Church of St
Stephen Govier, Suffolk historian
Above: the engraving of St Margaret from Ogilvy's
1674 map of Ipswich.
The oldest part of St. Margaret Church dates back to the end
of the 13th century, and was built by the priors of Holy Trinity Priory (which once stood on
or near the site of the nearby Christchurch
as a Chapel of Ease to accommodate the worshippers from the town's
growing population who could no longer be
accommodated in the nave of the Priory Church which stood nearby. The
Priory Church was then used by the priors and St Margaret used for
the parishioners. The nave arcades,
doorways and the windows in the north aisle are all that is left of
that first church. About 1450 the nave walls were cut away to put in
the clerestory windows, and the double hammer-beam roof was
constructed. The roof panels were painted towards the end of the
17th century and were restored some years ago. The decorative
scheme in this roof is unparalleled and therefore of national
importance. In 1800 twisted iron stays were introduced to prevent the
walls from splaying out under the weight of the roof. The south
elevation and the rebuilt, higher tower are Victorian alterations and
additions. It is regarded as the finest church in Ipswich.
This buttress can be found on the path from the Bolton Lane entrance to the churchyard. It
features a rather battered Lombardic letter 'T' reminiscent
that found on a buttress doorway into Sir Thomas Rush's chapel at St
Stephen Church. The shapes beneath suggest that another carved
feature might have been removed. Above can be seen a carved stone
portcullis. The buttress at the east (chancel) end
of the church is clearly of great age; it has been patched up with red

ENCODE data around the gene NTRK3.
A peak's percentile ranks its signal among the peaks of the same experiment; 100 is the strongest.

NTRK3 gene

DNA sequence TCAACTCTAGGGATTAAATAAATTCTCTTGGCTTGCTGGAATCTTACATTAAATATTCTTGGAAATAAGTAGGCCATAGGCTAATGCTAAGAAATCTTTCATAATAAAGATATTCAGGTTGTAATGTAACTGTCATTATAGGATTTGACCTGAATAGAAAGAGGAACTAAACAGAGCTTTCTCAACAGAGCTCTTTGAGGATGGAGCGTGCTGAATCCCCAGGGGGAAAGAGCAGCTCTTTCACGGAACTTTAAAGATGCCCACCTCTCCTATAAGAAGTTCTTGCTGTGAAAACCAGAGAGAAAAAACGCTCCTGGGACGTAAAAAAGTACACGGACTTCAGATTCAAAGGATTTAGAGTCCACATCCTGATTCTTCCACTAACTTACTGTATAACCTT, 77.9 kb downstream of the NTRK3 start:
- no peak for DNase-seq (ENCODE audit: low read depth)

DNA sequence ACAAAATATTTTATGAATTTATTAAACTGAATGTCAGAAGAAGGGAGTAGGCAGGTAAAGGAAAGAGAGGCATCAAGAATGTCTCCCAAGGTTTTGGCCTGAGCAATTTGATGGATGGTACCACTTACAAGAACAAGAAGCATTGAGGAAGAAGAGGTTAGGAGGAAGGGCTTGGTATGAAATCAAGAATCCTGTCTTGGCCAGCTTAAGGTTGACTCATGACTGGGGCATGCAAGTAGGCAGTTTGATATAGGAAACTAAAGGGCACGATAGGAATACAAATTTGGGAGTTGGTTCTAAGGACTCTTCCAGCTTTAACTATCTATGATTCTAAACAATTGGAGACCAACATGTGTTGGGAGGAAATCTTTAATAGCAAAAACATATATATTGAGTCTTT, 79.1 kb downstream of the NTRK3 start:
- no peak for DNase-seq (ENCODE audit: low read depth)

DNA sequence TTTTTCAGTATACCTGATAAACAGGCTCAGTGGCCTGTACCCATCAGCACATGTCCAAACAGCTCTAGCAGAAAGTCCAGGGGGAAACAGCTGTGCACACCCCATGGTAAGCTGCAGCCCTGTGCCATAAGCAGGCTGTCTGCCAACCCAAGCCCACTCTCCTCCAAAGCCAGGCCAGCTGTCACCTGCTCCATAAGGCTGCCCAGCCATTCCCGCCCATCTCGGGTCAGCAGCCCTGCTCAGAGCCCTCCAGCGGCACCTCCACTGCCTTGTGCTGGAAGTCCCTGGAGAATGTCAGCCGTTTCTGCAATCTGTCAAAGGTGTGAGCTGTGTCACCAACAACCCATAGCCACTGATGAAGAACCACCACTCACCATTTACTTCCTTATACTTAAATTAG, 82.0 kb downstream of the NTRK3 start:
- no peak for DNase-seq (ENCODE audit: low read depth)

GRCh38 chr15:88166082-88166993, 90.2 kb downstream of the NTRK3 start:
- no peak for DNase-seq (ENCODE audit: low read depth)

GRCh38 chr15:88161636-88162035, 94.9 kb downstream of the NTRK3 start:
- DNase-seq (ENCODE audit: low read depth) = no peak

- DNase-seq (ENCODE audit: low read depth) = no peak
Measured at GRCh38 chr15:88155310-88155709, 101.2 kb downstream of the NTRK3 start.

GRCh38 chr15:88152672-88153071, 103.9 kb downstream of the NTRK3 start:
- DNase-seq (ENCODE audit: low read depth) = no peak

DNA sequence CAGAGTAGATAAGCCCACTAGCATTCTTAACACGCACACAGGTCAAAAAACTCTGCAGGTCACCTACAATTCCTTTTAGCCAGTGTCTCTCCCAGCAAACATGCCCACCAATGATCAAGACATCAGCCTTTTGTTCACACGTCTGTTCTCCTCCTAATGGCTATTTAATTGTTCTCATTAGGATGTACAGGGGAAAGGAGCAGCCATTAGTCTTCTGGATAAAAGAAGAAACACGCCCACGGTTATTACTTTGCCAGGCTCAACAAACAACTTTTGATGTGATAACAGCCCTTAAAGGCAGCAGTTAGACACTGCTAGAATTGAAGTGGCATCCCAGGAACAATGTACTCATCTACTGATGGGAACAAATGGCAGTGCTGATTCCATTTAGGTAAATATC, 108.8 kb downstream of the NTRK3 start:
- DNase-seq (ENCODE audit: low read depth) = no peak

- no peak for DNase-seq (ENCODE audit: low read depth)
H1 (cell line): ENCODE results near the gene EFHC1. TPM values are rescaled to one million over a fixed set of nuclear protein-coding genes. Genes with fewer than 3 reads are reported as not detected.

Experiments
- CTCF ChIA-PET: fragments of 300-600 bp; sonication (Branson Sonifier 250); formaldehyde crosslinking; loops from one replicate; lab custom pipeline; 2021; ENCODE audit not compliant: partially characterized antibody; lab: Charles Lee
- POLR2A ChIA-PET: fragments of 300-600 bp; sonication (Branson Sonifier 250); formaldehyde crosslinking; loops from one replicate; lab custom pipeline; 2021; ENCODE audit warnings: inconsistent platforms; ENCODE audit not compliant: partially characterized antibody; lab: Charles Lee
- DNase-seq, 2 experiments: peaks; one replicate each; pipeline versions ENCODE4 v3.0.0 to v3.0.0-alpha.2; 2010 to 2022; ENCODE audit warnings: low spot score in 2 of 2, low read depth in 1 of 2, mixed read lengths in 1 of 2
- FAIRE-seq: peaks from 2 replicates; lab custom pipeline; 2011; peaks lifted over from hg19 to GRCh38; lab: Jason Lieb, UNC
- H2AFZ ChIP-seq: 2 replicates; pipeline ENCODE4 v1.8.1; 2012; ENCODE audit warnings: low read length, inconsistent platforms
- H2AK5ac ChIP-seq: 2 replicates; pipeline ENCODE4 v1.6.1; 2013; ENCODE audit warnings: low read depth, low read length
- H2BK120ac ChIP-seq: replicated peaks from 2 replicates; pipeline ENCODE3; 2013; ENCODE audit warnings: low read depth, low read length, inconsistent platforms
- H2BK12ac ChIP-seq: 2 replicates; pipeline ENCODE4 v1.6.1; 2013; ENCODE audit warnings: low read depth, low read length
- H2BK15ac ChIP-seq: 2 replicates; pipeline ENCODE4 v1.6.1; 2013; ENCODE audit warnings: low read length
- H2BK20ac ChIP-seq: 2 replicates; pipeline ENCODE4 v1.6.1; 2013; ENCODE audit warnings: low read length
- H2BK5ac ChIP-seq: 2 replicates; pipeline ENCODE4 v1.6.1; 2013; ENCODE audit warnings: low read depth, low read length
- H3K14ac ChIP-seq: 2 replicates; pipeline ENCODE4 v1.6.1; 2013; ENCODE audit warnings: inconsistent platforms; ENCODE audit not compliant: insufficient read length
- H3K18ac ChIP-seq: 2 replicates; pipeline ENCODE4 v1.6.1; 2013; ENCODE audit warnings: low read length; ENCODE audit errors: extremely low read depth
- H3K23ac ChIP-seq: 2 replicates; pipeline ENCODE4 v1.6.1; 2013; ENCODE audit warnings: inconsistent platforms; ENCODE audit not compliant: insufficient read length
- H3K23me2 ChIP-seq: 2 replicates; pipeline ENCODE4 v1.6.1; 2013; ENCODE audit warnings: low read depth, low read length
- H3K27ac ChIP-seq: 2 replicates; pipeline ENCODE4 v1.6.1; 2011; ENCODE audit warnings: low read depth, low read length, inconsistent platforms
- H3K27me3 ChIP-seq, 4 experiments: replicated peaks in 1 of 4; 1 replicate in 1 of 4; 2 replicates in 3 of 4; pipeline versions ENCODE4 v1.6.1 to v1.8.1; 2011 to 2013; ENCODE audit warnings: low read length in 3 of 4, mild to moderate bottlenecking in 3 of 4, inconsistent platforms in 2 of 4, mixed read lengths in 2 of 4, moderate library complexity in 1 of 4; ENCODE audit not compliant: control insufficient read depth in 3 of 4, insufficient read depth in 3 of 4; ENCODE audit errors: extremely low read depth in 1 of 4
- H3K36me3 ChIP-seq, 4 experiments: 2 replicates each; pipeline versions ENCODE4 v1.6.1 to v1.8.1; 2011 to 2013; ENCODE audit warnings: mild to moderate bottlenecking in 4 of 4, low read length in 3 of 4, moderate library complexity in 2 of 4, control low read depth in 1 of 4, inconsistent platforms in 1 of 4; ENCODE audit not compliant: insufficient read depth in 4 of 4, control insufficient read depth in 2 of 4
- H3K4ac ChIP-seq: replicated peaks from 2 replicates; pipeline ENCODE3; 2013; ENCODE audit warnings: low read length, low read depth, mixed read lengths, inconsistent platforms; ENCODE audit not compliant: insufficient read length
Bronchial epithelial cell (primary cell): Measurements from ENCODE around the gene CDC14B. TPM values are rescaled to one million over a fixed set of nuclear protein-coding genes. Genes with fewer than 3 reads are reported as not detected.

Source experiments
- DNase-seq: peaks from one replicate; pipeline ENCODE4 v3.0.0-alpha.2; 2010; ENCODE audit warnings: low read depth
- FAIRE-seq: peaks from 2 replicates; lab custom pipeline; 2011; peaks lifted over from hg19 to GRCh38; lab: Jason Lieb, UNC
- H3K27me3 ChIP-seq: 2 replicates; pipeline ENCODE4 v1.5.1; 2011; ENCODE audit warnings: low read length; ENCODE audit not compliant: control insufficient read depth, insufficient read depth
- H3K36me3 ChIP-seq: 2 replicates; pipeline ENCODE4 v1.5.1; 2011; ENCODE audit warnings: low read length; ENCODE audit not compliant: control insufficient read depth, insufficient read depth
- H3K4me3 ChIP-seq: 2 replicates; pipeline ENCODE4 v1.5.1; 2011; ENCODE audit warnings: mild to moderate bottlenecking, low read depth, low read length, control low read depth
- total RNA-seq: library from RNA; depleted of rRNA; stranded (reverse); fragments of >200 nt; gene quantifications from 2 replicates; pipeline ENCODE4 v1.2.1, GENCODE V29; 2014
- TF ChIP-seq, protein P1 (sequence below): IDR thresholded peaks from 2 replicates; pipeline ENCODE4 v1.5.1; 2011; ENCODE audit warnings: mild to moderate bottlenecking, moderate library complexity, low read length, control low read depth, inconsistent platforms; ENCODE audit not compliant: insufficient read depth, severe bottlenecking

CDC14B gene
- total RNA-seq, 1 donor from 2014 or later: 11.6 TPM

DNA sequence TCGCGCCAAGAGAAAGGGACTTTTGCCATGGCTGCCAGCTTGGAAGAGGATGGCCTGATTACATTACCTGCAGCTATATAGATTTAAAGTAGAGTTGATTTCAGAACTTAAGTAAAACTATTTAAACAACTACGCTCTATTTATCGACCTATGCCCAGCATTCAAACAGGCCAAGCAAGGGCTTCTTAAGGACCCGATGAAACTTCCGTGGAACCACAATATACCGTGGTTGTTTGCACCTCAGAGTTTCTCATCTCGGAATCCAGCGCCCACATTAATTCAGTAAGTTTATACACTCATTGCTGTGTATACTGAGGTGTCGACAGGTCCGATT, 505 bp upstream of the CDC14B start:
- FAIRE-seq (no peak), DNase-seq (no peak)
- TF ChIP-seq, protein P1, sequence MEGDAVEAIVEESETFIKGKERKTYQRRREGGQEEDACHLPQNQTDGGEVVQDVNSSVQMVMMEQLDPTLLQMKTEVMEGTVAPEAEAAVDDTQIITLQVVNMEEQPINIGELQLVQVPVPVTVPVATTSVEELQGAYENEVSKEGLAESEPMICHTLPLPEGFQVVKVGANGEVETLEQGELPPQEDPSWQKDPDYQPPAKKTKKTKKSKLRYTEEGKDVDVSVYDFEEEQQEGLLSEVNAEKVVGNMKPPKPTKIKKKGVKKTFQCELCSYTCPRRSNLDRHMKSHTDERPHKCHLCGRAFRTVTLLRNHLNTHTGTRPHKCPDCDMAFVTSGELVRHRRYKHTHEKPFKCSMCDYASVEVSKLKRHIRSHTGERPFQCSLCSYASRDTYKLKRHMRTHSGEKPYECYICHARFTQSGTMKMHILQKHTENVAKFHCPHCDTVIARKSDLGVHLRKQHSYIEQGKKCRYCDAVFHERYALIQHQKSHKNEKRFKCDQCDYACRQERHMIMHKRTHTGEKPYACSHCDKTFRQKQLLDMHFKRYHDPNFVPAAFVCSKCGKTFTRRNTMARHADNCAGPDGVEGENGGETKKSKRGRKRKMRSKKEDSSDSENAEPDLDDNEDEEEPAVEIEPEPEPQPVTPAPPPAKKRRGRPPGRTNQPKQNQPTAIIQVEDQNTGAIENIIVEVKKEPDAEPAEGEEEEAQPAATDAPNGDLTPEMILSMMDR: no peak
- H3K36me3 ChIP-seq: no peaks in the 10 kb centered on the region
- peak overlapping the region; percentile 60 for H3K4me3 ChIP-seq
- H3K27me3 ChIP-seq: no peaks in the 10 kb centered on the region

bricks, below. It is quite likely that this 'T' stands for 'Trinity',
after the Priory for which it was built. The Lombardic alphabet is
named after Lombardy in northern Italy; the first trace of its use is
in the 9th century. Its use contines round the corner on the north wall
of the church.
Further along this path, another buttress with a mongram,
Rather than being a Lombardic 'M' for
"Margaret', tempting though that is, it reappears on other church
exteriors, notably on the west exterior wall of St Lawrence Church (see
that page for fuller information).
conventional monogram for the Blessed Virgin Mary; it stands for Ave
Maria Regina. This weather-worn stone feature, seems to
belong to the original 13th
century church fabric.
Round at the front (south elevation) of the
church on the tower is
a fine blue
clock face which has obviously been restored. It features the wording
in gold, running round the central ring:
'MOORE IPSWICH 1778'
The clock face sits on a small, curved bracket which
has the numerals '1737' carved into it and coloured blue. It is likely
that, for some reason, a replacement clock face was provided in 1737.
The west tower was first built in about 1400. Between 1737 and
1738 a classical frame was made on the tower to form a space for a
clock face. The current clock was built by 'Moore of Ipswich' and is
dated 1st January 1778. It is an unusual iron-framed clock and is one
of the oldest surviving public clocks in Ipswich. It was wound by hand
until automated in 2017. In 1871 the top of the tower was, typically in
the Victorian era, rebuilt in a grander style than before and raised by
3.4 metres (11ft); it now stands 26.5 metres (87ft) high.
The Ipswich Branch of The Horological Institute did a Turret Clock tour
in 2009 (http://www.horo-logical.co.uk/2009tour.pdf).
Ian Coote writes:-
‘The setting dial of the clock bears the inscription Moore/Jan
1/1778/Ipswich suggesting that it was supplied by Edward and Hatley
Moore of Ipswich, following the death of their father, Thomas, in 1762.
The book on Suffolk clocks by Haggar and Miller comments that; ‘this is
a very interesting clock ... because of its rather uncommon method of
construction and its small size’ and they note the similarity of this
clock to the one at Lavenham. In fact there are many more examples of
this style of frame around East Anglia…’
See our page on Public
clocks in Ipswich for a 2018 view of the church frontage and its
The south porch boasts "Lion stops to the hoodmould dated 1993,
part of a programme of repairs to the church by Nicholas Jacob
Architects completed in 1996... The chancel arch [within] has crowns,